Veteran performer Matthew Kelly waxed lyrical about Aberdeen and Aberdonians in the EE last week, during his run at His Majesty’s in that superb comedy Noises Off.
Losh, that made me titter, given he was responsible for the most embarrassing episode I’ve experienced in my beloved theatre.
HMT has been part of my life since I was a wee yin in Babs Wilson’s dance school, when we graduated up from The Tivoli to stage our annual Easter shows, Revels in Rhythm – no, dinna think onybody but Babs and her sister Lexy understood that title.
How thrilled was I to get my first fit we ca’ed “principal part”, playing Fred Astaire to Kathleen Marsh’s Judy Garland in We’re A Couple Of Swells? We got rave reviews in the EE. Dad booked a front seat for every performance, knowing exactly when to leave the bar when his Mo-Mo was on stage. Aww.
Later, as a young reporter, my favourite job was Monday mornings in The Circle Bar, when all the stars of that week’s show gathered for interviews and pictures. My highlight was sitting down with the young, gorgeous Ian McKellen in the early 1970s, when he was playing Hamlet.
My then boss, the women’s editor, wanted me to interview actress Faith Brook, playing Gertrude. I protested that McKellen was the upcoming actor of the moment. Wisely, she relented.
As we spoke, he declared he was heartbroken, having just heard Judi Dench had married Michael Williams. Little did I know, that was a bit of a ruse…
I regularly reviewed various shows, cannoning home after the final curtain to write, then phone over my piece before midnight. As it happens, the wonderful Helen, who’s drawn my cartoons for more than 30 years, used to be one of those late-night copy-takers.
Excruciating humiliation all round
Then came the review I was doing for The Hunchback of Notre Dame, a Matthew Kelly show in 1988, to which I took my bairns, given it was a reportedly hugely successful, offbeat comedy for all ages. One of those productions that, when you went into the bar for your pre-show drink, the stars were a’ millin’ aboot in costume, chattin’ to a’body. That should have been a warning sign.
Little did I know we had front-row seats when my quine announced she’d to go to the lavvie. So, the three of us were, admittedly conspicuous, late arrivals.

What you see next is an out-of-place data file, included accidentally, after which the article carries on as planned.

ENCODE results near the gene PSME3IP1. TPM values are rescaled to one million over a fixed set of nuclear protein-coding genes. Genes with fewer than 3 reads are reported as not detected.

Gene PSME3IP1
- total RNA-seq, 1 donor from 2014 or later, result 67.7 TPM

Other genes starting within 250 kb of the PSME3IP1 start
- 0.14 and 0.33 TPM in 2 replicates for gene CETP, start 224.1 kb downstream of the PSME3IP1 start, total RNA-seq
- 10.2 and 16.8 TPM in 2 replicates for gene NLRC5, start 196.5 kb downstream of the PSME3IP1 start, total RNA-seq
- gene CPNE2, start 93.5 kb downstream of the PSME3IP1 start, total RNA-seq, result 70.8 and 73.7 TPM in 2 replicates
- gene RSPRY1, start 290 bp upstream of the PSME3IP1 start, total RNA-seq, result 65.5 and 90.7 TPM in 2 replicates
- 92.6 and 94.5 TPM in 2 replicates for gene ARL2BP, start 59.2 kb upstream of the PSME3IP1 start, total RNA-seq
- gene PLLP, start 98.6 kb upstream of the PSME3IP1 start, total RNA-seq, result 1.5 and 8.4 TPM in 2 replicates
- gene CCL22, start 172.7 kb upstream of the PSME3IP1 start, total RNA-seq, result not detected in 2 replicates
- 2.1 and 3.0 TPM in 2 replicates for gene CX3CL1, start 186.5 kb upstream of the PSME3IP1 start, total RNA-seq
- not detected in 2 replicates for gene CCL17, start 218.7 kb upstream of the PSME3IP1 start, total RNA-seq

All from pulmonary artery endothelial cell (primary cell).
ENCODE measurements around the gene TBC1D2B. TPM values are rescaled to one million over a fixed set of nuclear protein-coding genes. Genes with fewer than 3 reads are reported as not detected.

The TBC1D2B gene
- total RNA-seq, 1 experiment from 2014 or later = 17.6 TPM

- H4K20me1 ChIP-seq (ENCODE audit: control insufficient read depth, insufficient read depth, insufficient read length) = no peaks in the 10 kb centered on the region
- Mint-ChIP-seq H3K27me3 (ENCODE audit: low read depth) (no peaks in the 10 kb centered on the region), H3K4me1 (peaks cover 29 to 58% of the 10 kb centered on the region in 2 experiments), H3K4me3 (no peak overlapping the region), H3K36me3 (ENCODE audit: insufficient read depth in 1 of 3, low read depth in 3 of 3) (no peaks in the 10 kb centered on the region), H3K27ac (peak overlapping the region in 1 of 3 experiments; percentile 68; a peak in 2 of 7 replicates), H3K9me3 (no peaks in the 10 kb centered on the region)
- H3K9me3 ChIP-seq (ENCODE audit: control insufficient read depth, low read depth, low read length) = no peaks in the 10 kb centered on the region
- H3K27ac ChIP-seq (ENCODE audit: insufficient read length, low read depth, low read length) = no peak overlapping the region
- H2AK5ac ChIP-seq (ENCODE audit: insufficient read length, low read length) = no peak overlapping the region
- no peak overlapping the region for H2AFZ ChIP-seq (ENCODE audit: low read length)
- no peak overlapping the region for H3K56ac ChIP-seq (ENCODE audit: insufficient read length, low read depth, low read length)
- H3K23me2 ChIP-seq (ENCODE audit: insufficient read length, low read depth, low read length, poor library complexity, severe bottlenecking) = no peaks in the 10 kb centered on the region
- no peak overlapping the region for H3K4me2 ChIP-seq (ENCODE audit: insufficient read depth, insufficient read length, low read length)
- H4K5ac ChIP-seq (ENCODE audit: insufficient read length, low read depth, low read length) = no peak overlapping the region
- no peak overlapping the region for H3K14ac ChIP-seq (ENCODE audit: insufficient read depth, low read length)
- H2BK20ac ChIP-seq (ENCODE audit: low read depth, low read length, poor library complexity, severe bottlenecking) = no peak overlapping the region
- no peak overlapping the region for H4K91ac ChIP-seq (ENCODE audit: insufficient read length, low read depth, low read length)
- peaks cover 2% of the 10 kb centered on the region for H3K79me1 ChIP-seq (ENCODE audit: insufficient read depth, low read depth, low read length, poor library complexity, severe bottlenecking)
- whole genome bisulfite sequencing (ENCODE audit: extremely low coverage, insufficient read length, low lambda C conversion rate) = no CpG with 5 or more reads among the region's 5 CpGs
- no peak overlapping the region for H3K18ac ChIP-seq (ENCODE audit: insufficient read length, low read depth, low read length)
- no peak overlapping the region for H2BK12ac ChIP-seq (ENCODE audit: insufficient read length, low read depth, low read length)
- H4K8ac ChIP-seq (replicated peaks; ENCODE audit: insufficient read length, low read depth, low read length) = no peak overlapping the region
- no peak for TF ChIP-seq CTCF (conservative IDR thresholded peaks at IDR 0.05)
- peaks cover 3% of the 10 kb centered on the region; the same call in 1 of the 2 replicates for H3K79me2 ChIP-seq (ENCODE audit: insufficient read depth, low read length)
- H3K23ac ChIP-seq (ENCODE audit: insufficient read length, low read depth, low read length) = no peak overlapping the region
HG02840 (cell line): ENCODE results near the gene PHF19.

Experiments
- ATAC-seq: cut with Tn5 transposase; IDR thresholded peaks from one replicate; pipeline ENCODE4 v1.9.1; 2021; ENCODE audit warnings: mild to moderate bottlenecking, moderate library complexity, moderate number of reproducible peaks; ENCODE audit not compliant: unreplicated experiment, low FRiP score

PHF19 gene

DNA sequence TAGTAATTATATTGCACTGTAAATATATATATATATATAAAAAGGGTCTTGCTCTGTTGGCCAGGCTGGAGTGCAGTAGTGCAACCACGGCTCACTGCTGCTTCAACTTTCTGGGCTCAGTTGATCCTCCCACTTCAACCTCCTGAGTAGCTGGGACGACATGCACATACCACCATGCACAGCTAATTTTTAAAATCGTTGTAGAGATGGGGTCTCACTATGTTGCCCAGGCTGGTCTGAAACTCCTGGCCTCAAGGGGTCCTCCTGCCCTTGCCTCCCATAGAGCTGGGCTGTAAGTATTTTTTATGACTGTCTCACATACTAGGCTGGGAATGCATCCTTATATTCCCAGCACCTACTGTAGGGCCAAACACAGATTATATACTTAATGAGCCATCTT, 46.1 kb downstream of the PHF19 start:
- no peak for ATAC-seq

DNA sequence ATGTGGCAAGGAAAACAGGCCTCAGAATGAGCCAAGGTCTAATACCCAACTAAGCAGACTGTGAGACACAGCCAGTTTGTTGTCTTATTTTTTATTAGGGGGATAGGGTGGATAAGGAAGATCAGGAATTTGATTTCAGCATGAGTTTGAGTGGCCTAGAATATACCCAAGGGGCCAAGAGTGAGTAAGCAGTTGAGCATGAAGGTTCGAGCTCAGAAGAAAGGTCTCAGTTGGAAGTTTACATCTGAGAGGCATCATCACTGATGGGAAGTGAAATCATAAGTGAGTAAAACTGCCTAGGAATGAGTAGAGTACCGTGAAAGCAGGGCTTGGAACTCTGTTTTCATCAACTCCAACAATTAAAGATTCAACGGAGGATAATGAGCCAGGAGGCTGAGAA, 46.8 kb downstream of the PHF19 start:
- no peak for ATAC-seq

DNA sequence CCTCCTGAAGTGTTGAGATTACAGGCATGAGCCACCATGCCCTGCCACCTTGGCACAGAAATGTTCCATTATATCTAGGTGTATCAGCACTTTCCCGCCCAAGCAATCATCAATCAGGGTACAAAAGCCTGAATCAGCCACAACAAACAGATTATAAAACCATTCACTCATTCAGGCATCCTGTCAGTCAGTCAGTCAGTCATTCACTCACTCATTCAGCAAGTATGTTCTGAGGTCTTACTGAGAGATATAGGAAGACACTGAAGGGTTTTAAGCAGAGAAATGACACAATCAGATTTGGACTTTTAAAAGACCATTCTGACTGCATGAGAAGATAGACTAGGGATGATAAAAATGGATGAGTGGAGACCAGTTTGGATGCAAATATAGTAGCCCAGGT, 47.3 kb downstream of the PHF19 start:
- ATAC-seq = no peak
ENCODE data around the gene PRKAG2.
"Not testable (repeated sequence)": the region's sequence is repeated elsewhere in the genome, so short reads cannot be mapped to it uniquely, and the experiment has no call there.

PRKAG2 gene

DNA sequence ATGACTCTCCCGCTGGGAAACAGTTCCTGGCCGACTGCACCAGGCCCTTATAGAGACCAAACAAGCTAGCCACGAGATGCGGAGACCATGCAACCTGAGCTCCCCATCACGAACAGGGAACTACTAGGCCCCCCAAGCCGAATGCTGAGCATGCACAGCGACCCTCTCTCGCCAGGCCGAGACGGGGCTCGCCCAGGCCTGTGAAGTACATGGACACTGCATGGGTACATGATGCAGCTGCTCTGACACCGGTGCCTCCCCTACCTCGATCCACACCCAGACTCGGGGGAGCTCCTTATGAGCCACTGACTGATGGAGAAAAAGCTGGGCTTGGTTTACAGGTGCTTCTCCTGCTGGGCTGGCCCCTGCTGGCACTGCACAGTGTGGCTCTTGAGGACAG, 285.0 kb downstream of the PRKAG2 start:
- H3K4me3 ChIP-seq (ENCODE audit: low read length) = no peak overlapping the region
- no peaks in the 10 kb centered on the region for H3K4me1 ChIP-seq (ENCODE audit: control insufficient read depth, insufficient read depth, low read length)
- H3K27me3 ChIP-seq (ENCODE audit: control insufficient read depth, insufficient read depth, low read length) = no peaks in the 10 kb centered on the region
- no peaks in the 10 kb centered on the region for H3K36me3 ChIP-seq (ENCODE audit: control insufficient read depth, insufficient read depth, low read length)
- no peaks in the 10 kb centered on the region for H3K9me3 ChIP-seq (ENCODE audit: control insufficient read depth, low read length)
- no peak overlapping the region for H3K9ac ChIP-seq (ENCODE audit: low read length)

All was pin-droppingly silent as we three crept to oor seats, heidies bowed to look less obvious, me at the back. Then, I felt this touch on my elbow and a whisper: “What’s your name?”
I looked behind, and it was the Kelly mannie, dressed as a monk. Taken aback, I blathered: “Moreen.” He whispered back: “Moreen what?” So, yes, idiot supremo, I gave my full name.
Suddenly, this spotlight exploded on us, and he announced to the audience: “Well, look who’s here tonight, everybody! It’s none other than Moreen Simpson! Let’s all give her a huge round of applause!”
Dear readers, imagine the excruciating humiliation. Not just for me, but for my peer loon and quine, who looked like they wanted to disappear doon the backs of the folding seats.
Only later did I discover he chose a different “victim” every night. So, tonight, Matthew, I’m going to be the wifie you embarrassed to within a piddle of her bladder!
Community lost out due to secondary school shambles
Great to see the new Hazlehead Academy, and Aberdeen’s first “green” school, may be finally on track for getting into the budget books next year, even though there are still question marks over cash.
Which Aberdeen council bampot entered into a deal with the now-in-administration Countesswells developers to build a secondary in the area? How many aeons before that could have been filled with local teenagers? Sadly, it now seems contributions from the housebuilders from it can’t be used for the new Hazlehead. Shambles.
And, pleeeease, planners – include a pool in the design. Surely a no-brainer for pupils and the community? Except for shameful councillors who consider swimming pools, like Bucksburn, dispensable.
Moreen Simpson is a former assistant editor of the Evening Express and The Press and Journal, and started her journalism career in 1970